Analysis of Interview with Liudmila Danilenko, written and published by Alex McGrath on 11 November, 2012.
Conducted by Michael Roberts on 19 July, 2008
Transcribed and Translated by Sarah Argodale, Alex McGrath, Elena Prokohorova, Michael Roberts and Bryan Terrill
Interview’s Audio File in Swem Digital Archive- https://digitalarchive.wm.edu/handle/10288/1563
On July 18th, 2008, Willam and Mary student Michael Roberts, while on his university’s study abroad program to St. Petersburg Russia, interviewed Liudmila Danilenko about her movie going experiences. The interview was done as part of the project, headed by William and Mary Professor Alexander Prokhorov, entitled “Russian Movie Theater Project.” The project is designed to record the movie-going experiences of ordinary Russians in the Soviet and Post-Soviet periods.
Like many Russians who grew up in the Soviet era, Liudmila greatly enjoyed fairy tales in her childhood, and her first movie going experiences which she remembers involve fairy tales (0:52). As a child she also liked popular science television shows, such as In the World of Animals. But most of all, Liudmila enjoys films where she can identify with the characters, or can “live vicariously through them” (5:23). She enjoyed the classic Soviet western/youth adventure The Elusive Avengers (1967) and the ballet film The Swan Lake (1958), which she remembers for the beauty of the ballerinas and the spectacle of their performance. Liudmila also remembers liking Alla Pugachova’s role in A Woman That Sings (1980), a musical film with a Soviet pop star in the lead role.
Liudmila has a greater appreciation for the classic movies of the Soviet era than the modern blockbusters that now appear in Russian theaters. She says that Soviet cinema is “more vital” for people than modern cinema (3:13). She has a strong taste for Soviet comedy. Her favorite director, Leonid Gaidai, directed two of her favorite movies (and Soviet comedy classics) The Diamond Arm (1969)and Ivan Vasilievich Changes His Profession (1973)Interestingly, Liudmila believes that such movies are easier to identify with, and are more closely connected to the viewer, despite being objectively unrealistic comedies. Two of her favorite actors are Russian actor Yevgeniy Leonov and French actor Louis De Funes, both known for their archetypal comedic characters.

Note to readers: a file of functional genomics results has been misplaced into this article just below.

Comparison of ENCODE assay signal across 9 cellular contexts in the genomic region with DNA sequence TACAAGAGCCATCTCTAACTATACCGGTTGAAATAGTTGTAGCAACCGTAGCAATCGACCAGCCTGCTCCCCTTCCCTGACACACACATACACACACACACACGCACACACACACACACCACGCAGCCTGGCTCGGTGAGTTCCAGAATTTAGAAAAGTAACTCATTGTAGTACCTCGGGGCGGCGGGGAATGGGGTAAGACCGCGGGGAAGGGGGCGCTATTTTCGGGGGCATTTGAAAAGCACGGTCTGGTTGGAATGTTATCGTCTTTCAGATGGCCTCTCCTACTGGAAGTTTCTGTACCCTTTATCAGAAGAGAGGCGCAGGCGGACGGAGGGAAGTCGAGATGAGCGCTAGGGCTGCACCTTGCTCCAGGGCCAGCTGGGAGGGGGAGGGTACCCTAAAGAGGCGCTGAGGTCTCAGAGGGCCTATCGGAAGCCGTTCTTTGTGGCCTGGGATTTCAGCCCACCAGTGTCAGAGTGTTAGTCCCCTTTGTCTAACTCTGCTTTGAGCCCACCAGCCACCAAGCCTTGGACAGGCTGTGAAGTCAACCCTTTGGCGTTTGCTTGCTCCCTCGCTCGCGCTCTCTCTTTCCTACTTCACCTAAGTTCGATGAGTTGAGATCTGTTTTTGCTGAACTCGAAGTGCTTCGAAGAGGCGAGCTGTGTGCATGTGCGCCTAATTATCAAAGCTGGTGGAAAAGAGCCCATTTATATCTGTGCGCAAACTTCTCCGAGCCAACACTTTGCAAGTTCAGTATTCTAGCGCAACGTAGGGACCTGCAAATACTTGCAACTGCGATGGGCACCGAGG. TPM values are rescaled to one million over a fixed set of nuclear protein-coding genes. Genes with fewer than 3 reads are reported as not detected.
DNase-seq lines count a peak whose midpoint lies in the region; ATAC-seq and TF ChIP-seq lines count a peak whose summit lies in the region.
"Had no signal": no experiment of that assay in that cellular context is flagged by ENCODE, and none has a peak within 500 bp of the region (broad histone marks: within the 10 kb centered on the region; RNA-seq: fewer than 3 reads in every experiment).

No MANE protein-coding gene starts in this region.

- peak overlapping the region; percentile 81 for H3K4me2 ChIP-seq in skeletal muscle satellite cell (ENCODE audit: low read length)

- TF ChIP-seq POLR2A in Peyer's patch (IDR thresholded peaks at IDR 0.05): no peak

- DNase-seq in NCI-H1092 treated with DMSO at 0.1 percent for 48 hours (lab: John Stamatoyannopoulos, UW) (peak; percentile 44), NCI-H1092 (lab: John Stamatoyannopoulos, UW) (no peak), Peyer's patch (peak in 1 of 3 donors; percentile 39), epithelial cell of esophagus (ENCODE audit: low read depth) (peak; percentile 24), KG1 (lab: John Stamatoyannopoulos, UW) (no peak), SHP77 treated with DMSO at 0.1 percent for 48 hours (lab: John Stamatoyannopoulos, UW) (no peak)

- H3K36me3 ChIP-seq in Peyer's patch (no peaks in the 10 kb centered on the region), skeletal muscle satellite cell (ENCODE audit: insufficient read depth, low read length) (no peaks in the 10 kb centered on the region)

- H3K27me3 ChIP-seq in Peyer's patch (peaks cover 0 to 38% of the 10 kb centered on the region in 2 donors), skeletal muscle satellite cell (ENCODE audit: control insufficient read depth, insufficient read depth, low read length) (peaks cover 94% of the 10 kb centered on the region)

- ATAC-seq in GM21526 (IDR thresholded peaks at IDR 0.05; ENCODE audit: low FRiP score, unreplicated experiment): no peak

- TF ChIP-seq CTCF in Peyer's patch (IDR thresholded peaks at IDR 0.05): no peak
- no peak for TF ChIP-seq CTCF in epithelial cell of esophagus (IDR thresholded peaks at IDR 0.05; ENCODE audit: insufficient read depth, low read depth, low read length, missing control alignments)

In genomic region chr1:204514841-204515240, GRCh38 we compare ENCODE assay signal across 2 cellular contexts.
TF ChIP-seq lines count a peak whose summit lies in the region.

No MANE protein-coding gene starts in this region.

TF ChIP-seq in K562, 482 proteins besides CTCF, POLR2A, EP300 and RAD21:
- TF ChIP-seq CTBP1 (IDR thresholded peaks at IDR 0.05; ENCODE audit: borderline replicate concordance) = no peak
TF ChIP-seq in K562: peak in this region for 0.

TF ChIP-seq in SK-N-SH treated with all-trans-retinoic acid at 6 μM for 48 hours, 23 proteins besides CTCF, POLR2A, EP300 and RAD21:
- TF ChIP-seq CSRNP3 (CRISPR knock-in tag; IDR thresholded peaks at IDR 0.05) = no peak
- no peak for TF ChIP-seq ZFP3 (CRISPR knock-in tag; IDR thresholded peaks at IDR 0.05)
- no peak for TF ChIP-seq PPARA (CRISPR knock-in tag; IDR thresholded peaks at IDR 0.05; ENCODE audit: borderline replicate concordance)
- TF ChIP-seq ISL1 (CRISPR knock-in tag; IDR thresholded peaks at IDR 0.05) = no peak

In addition to the movies themselves, Liudmila feels that theaters and screening rooms have changed dramatically. In earlier times movie theaters weren’t trying to “make a buck,” but now it’s all business, and cinema has lost its character (19:30). Liudmila sees movie going as a high art experience, one that requires one’s full attention. She believes one should not eat while watching a movie, as it is improper and disrespectful to the presentation (12:06). For these reasons, she no longer goes to the movies.
Liudmila never goes to the theater to see new movies. She said the last time she went to the movie theater was “about 10 years” prior to the interview. However, she says she does occasionally watch modern films, even blockbusters. While she claims disapproval of such films, she highlighted Gladiator (2000), Spartacus (2004), Troy (2004), and Alexander (2004) as recent productions she enjoys watching on television at home. These movies share a common theme in that they are all historical epics which emphasize the virility of their male leads. In addition, her favorite actors include French actor Jean Marais, Dutch actor Rutger Hauer, British actor Timothy Dalton and American movie star Mickey Rourke. Her choice of favorite actors and movies reveals her taste for strong and charismatic male leads.
Liudmila Danilenko’s movie watching habits appear contradictory, but in sum, her movie going experience can be characterized as predominantly Soviet. She enjoys classic Soviet films and is not a fan of the modern, market driven movie industry. Despite her professed dislike for show business, she is drawn to many modern films that are historically based and exude masculinity. She enjoys being able to identify with and live vicariously through her film experiences. Often these films favor alternative fantasy worlds rather than reality.